Hospitals Launch Their Own Generic Drug Company

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Frustrated with chronic shortages and high costs, hospitals form their own generic drug company.

A consortium of four healthcare groups, citing frustration with ongoing shortages and high costs of generic medications, announced on Jan. 18, 2018 the formation of a not-for-profit generic drug company. The healthcare groups, Ascension, Intermountain Healthcare, SSM Health, and Trinity Health-working in consultation with the US Department of Veterans Affairs (VA)-represent more than 450 hospitals in the US.

The new company plans to be an FDA-approved manufacturer or will sub-contract manufacturing to contract manufacturing organizations and intends to provide patients “an affordable alternative to products from generic drug companies whose capricious and unfair pricing practices are damaging the generic drug market and hurting consumers,” according to a joint press statement.

Other goals of the new venture are to stabilize the supply of essential generic medications used in hospitals, many of which have been subject to chronic shortages, make drugs more affordable, and bring competition to the market for generic drugs. The founding members report that other health systems will soon join the initiative.

An advisory committee from pharma, business, and government includes Madhu Balachandran, retired executive vice president of global operations, Amgen; Don Berwick, president emeritus and senior fellow, Institute for Healthcare Improvement and former CMS administrator; Clayton Christensen, professor at the Harvard Business School and founder of Innosight; Bob Kerrey, managing director, Allen & Company and former Nebraska governor, US senator, and pharmacist; Martin VanTrieste, retired senior vice president and chief quality officer, Amgen; and senior-level leaders from the organizations founding the company.


Patient needs drive initiative

In the press statement announcing the new company, representatives of the founding organizations emphasized motivations for the initiative. “It’s an ambitious plan,” said Marc Harrison, president and CEO of Intermountain Healthcare, “but healthcare systems are in the best position to fix the problems in the generic drug market. We witness, on a daily basis, how shortages of essential generic medications or egregious cost increases for those same drugs affect our patients. We are confident we can improve the situation for our patients by bringing much needed competition to the generic drug market.”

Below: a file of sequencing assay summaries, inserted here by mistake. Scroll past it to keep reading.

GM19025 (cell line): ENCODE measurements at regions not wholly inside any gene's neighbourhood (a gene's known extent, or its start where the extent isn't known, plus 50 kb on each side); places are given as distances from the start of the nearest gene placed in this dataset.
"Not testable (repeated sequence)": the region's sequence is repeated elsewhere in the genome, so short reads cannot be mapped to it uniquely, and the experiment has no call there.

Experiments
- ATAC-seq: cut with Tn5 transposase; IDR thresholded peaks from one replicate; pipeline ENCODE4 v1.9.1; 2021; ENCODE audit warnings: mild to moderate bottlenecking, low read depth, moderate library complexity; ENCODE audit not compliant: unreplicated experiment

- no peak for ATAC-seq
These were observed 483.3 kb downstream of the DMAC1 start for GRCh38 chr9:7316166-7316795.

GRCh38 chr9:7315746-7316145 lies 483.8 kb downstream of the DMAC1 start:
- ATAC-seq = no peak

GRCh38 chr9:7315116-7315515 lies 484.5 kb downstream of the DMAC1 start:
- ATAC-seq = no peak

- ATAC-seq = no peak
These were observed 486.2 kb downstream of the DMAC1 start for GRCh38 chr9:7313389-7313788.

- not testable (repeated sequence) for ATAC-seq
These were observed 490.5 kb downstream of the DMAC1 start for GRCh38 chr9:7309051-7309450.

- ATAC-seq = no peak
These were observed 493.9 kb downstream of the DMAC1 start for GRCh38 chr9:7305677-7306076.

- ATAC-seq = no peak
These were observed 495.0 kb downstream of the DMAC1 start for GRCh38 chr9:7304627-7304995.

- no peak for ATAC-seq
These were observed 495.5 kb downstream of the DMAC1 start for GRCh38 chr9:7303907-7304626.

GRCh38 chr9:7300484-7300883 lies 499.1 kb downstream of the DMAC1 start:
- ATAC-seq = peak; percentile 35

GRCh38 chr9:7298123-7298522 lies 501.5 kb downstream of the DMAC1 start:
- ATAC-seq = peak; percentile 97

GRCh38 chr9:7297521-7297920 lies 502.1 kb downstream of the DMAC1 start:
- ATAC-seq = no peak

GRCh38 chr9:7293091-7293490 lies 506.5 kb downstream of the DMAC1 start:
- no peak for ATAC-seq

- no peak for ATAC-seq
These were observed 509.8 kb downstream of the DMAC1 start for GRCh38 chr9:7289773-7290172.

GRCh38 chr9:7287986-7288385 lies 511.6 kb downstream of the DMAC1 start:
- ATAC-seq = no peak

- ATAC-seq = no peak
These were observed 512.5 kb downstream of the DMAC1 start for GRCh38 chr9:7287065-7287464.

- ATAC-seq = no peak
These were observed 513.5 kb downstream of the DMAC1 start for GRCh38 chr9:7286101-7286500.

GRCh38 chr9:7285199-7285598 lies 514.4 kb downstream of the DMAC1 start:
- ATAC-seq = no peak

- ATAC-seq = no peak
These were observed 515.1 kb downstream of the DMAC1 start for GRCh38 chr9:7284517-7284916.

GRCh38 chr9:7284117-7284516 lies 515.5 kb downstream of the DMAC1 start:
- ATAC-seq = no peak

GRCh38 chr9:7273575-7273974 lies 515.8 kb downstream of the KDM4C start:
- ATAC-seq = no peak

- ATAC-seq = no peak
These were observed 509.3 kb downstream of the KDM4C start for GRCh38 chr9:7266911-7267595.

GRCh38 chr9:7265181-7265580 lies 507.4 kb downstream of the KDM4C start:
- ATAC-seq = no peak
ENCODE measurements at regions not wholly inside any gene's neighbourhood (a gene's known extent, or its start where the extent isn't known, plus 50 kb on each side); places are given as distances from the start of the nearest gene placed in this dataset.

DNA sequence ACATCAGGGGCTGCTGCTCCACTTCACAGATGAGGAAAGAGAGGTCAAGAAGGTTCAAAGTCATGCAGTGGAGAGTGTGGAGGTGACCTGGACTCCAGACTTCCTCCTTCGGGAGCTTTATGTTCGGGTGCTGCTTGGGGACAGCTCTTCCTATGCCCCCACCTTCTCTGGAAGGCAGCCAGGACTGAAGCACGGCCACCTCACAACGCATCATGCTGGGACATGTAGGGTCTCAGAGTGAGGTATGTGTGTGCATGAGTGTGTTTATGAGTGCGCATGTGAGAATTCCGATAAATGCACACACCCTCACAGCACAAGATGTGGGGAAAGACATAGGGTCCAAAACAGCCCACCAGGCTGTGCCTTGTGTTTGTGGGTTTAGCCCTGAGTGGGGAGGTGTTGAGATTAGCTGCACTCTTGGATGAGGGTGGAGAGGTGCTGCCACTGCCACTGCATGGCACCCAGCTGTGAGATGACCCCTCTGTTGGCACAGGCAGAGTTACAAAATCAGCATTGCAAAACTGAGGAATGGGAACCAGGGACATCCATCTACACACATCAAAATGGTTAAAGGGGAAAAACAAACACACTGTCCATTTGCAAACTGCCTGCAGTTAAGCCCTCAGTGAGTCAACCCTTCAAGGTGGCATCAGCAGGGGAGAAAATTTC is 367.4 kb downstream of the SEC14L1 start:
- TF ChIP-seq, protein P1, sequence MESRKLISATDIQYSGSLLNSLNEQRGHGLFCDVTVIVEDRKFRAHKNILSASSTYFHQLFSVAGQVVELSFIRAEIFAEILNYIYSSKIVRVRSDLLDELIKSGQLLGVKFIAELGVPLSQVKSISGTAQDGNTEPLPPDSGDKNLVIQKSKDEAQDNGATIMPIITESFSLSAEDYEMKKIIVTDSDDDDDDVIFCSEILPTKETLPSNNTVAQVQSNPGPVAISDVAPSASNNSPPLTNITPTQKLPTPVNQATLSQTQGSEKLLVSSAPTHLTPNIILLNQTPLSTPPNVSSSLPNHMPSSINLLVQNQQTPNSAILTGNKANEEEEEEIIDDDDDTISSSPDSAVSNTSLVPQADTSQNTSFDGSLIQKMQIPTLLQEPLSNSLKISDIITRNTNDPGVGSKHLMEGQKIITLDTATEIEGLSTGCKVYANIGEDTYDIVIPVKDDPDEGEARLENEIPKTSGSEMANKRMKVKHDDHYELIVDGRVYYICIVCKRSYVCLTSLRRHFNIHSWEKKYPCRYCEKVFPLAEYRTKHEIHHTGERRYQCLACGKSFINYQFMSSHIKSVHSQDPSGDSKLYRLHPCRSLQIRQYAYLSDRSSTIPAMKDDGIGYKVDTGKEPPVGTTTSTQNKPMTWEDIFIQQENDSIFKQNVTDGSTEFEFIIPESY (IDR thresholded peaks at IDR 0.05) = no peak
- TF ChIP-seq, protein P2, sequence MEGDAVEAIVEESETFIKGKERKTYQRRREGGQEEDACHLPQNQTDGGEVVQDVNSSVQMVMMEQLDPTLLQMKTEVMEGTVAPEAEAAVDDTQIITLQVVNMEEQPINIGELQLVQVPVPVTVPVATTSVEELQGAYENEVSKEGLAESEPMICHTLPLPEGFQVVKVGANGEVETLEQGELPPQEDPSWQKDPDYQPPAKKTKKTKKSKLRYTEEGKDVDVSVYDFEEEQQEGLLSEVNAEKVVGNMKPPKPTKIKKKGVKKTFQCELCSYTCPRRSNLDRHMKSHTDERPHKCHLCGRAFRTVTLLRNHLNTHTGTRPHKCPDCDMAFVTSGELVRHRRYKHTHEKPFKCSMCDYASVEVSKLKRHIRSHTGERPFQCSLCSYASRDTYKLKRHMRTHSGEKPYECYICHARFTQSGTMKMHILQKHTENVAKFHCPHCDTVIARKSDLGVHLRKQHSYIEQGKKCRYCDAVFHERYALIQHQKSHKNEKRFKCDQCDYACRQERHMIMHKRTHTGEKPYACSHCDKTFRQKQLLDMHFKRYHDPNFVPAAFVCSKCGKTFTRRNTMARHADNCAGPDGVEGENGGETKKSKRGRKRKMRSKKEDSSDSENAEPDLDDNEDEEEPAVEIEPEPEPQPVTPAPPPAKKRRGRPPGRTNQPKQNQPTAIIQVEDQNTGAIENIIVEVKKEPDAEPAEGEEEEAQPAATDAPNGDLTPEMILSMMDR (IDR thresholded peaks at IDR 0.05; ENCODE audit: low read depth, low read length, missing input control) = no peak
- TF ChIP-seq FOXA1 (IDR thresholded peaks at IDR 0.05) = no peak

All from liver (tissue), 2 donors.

“All Americans deserve access to high-quality, affordable care,” Laura Kaiser, president and CEO of SSM Health, said in the press statement. “The best way to control the rising cost of health care in the US is for payers, providers, and pharmaceutical companies to work together and share responsibility in making care affordable. Until that time, initiatives such as this will foster our ability to protect patients from drug shortages and price increases that limit their ability to access the care they need.”

"This initiative has the potential to greatly expand the availability and affordability of critically needed medications for millions of Americans, especially for people living in poverty and those most vulnerable,” said Anthony R. Tersigni, president and CEO of Ascension, in the press statement. “Rather than waiting and hoping for generic drug companies to address this need, we are taking this bold step on behalf of those we are privileged to serve. I'm pleased to see our respective systems come together along with the VA to ensure affordability and access to these essential medications."

“For people in the United States, there is a dangerous gap today between the demand and supply of affordable prescription drugs. If the only way to provide our communities with affordable drugs is to produce them ourselves, then that is what we will do,” Richard J. Gilfillan, CEO of Trinity Health, also said in the press statement. “We look forward to more healthcare systems around the country joining this people-centered effort.”

“As an organization which must have an affordable and stable supply of generic pharmaceuticals to fulfill its healthcare mission, the Department of Veterans Affairs looks forward to the value this new company will bring to healthcare in the United States and applauds Intermountain Healthcare, Trinity Health, SSM Health, and Ascension for this initiative,” Carolyn M. Clancy, executive in charge, Veterans Health Administration said in the joint statement. “Increasing generic drug manufacturing capacity will generate a more stable generic drug supply and will reduce the negative clinical impact of chronic drug shortages, including the impact on our nation’s veterans.”

Sources: AscensionIntermountain HealthcareSSM HealthTrinity Health